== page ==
People’s ties to a place are very strong, and it is against our nature to pack up and leave. Where is the balance between ever more sophisticated man-made infrastructural systems to mediate settlement risks and abandonment of places (or less intensive future use of riskier locations)?

  2. Muy bien ximenez!

  3. We reap what we sow.

    If we insist on developing lands (formally or informally) that are geologically unstable (be it potential for landslips, flood or earthquakes) , we have to face up to the fact that at some time there will be massive loss of life and property. We don’t allow history to teach us. We are a stubborn being that puts economics and political divsions ahead of human sensitivities, wellbeing…

    Yes, there may be some sound economic reasons for locating in riskier areas…but we should…as Scott says…engage in “less intensive future use of riskier locations” . We seem to be doing just the opposite and we’re quite happy in doing so….

    At the end of the day, we locate based soley on economic and political rationale.

    And in rapidly increasing numbers throughout the world….our location choices are forcing us to pack up and leave…. whether we like to or not. That is the sad reality of the future.

  4. This is obviously a very difficult and sensitive problem. When people colonize an area that is not suitable for habitation, I believe it’s the job of the government to look out for the greater good of their population and ensure that this does not happen. But when government’s have no other option to offer these people, it is obviously easier to let them get on with it, then to take on all the problems without having resource to solutions. Without an alternative, what options does a government have? If you have 5000 people that would otherwise be homeless, and you have no way to home them, can you simply take their homes away? Tell them they can’t live on land that they think they can scratch a living out of?

    The problem of course is that when something goes wrong, like these landslides, how do you allocate responsibility, and how do you ensure it doesn’t happen again? A clearly difficult problem. It seems you need both a top down and bottom up approach. You need people in power with access to knowledge, land, and skills to develop solutions and you need popular buy in, belief, and motivation to mobilize these populations into changing their patterns of behavior for their own good.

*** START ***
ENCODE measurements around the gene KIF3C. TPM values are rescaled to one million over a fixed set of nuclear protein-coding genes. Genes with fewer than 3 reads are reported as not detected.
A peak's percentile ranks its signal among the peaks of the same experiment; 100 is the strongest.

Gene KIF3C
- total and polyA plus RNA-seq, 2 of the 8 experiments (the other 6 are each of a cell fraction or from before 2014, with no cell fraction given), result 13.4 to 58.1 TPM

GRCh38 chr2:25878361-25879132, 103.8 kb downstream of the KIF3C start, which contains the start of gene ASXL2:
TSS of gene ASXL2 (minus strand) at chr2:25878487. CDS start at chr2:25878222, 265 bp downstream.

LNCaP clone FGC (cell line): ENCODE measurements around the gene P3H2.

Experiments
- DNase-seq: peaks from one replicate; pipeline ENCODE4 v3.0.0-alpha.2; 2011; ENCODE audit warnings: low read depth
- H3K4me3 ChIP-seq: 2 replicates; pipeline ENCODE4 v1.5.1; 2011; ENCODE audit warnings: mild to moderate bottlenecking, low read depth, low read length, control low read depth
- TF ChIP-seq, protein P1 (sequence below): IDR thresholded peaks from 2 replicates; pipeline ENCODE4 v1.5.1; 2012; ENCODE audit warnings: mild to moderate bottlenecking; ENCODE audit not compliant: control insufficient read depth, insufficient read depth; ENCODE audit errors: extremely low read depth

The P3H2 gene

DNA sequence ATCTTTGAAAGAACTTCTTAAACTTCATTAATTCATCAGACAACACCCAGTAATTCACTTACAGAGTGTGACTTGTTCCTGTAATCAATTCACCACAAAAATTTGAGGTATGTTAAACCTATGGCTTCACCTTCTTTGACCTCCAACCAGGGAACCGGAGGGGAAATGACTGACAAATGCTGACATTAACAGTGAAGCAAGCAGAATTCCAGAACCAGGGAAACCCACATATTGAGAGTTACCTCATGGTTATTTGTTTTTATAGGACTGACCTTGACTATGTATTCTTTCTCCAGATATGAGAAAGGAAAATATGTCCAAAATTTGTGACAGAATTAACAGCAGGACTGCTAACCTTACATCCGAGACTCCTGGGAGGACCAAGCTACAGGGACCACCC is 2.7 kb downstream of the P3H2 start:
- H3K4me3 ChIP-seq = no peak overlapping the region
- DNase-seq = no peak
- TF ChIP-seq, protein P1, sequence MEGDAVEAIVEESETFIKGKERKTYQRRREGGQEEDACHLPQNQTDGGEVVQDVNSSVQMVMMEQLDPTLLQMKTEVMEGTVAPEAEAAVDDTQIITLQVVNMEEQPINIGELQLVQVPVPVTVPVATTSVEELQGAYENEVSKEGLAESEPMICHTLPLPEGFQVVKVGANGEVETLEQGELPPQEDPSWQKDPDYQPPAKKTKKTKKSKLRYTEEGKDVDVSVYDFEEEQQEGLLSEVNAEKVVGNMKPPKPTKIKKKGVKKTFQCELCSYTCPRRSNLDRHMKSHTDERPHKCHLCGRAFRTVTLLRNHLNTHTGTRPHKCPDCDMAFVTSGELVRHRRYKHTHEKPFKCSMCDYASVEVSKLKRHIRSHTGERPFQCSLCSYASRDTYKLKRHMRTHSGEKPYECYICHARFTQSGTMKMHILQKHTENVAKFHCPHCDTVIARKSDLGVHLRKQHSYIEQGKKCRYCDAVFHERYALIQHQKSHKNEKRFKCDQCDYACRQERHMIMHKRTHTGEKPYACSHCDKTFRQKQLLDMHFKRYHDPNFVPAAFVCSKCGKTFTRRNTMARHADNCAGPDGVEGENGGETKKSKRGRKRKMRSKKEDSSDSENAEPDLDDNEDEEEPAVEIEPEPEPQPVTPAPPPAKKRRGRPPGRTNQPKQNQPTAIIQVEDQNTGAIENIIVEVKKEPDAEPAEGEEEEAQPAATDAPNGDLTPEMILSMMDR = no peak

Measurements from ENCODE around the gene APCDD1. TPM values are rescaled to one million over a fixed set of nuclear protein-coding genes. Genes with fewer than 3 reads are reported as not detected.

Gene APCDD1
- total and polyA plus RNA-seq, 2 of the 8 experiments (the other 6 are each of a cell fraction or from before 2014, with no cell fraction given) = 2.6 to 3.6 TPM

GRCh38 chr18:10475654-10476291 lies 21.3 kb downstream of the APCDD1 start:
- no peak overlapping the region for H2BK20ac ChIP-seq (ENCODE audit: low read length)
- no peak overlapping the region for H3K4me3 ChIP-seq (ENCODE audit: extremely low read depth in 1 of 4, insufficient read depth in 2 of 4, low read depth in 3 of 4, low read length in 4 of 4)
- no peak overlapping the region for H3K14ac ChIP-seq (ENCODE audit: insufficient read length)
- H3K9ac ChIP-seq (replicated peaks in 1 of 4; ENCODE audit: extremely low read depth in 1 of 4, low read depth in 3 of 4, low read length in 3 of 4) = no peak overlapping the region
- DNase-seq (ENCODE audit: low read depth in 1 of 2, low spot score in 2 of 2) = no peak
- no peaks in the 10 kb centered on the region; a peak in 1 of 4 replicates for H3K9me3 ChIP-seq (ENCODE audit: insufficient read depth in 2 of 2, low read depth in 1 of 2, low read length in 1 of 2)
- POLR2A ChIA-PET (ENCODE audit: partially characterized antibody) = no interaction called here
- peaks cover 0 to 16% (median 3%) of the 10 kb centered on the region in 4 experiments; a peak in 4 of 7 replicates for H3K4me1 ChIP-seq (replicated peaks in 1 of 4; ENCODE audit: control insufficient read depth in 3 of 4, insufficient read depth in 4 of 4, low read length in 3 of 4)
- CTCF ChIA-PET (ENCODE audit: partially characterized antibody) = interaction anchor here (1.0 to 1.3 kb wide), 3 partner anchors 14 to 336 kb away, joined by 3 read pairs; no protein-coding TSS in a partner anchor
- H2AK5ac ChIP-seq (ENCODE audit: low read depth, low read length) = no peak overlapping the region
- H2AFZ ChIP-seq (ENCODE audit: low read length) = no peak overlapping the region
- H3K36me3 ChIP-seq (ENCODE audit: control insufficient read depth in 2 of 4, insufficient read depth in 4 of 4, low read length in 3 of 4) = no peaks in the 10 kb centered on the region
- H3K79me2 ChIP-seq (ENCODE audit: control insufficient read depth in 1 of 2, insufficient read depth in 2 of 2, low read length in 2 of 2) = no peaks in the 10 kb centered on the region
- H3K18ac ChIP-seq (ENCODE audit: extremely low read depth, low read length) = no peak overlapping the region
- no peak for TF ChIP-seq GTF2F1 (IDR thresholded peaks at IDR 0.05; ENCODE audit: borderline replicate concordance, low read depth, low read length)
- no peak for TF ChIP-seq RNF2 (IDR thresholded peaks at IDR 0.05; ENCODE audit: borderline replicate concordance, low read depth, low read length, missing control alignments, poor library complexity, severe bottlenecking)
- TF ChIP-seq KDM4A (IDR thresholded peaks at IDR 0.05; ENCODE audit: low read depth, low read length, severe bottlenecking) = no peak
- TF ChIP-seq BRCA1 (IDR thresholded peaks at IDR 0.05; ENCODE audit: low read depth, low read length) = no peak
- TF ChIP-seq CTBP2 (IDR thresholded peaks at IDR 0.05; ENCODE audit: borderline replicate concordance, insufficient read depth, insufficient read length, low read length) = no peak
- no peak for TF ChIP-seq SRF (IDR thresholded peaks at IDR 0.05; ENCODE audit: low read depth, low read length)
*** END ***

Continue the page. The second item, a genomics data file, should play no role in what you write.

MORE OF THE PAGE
Is it an impossible ask? I don’t know.

  5. Sadly thinking about it is, I believe, all we can do since proposals are worth little in such an environment. Tragic as it is, I don’t think either the government or the communities will find a solution. I don’t know if you remember a few years back I don’t remember how many Tembladerani and many of the people living there were buried in a similar landslide. Afterwards the government blamed the people for settling at an unstable terrain even after being told that it was unstable, and the people blamed the government for not doing enough to safeguard their lives. Still many were offered housing elsewhere but refused to leave and now they rest were they used to live. Yet years later, the ground was bulldozed and new houses even rudimentary buildings rose on top of the resting place of many who could not be found. Tragedy awakens awareness of the flaws that poise our fragile surroundings even more so when Mother Nature reminds us as now it has, of that fragility. Yet as long as our people remain slow learners, plus the need for space and not enough strength in society and government to actually do something about it. All that remains is talk and proposals and utopist solutions that will remain undoable.

  6. I think there is indeed a lot to learn from how others have dealt with disaster, and doing nothing is not an option. Surely there are ways of looking at the problem – and I think there may be something in a combined approach, that can offer at least some solutions.

    The fact that both the government and the communities have been slow in learning lessons from the past does not mean that cannot change. Because these are empoverished communities who have little trust in the authorities working together is not always easy, that is partly why the bottom up approach would be particularly needed here…

  7. What has happened can not be changed. It may not even be possible to prevent these unregulated settlements appearing again. I believe it is important to be positive and focus on the opportunities of rebuilding. Many cities have suffered wars and natural disasters and use the opportunity of a ‘blank canvas; to create newly optimised economies. Now where is that funding from the booming economy?

  8. Lúcido y bien escrito; Necesitamos gente formada para manejar estas situaciones en La Paz. Ojalá contemos contigo pronto en el futuro.